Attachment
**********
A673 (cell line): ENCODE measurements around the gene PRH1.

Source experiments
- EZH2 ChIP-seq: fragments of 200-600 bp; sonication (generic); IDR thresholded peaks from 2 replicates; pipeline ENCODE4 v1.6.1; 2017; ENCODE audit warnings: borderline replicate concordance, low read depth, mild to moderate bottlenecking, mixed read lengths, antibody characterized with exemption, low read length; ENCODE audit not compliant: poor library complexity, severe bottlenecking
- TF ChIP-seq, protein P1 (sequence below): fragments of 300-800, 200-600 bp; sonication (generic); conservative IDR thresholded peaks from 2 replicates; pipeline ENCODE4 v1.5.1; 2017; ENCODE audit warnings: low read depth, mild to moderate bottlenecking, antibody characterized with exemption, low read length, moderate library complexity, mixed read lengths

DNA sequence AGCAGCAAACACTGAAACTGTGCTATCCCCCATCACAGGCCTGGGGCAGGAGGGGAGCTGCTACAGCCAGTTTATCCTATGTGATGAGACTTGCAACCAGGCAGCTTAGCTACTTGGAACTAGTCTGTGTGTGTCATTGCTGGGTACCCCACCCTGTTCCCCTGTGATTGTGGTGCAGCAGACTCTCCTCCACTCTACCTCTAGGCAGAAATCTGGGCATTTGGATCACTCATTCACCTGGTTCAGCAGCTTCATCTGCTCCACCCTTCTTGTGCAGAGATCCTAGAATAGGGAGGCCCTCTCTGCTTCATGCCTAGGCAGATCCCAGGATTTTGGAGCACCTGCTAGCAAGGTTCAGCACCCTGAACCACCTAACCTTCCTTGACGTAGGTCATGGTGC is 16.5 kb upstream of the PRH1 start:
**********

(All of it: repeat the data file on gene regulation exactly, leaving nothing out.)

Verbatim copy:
A673 (cell line): ENCODE measurements around the gene PRH1.

Source experiments
- EZH2 ChIP-seq: fragments of 200-600 bp; sonication (generic); IDR thresholded peaks from 2 replicates; pipeline ENCODE4 v1.6.1; 2017; ENCODE audit warnings: borderline replicate concordance, low read depth, mild to moderate bottlenecking, mixed read lengths, antibody characterized with exemption, low read length; ENCODE audit not compliant: poor library complexity, severe bottlenecking
- TF ChIP-seq, protein P1 (sequence below): fragments of 300-800, 200-600 bp; sonication (generic); conservative IDR thresholded peaks from 2 replicates; pipeline ENCODE4 v1.5.1; 2017; ENCODE audit warnings: low read depth, mild to moderate bottlenecking, antibody characterized with exemption, low read length, moderate library complexity, mixed read lengths

DNA sequence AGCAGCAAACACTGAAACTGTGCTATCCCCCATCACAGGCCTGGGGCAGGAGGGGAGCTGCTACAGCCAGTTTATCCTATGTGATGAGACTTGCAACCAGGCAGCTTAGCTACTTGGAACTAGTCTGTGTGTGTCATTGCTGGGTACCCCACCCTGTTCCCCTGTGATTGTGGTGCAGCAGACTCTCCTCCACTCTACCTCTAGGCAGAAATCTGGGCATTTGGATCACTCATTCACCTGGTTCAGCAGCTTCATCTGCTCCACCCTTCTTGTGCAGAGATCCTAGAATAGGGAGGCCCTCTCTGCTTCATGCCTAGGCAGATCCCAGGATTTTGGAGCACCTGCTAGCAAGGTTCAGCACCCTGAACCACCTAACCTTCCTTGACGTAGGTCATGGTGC is 16.5 kb upstream of the PRH1 start: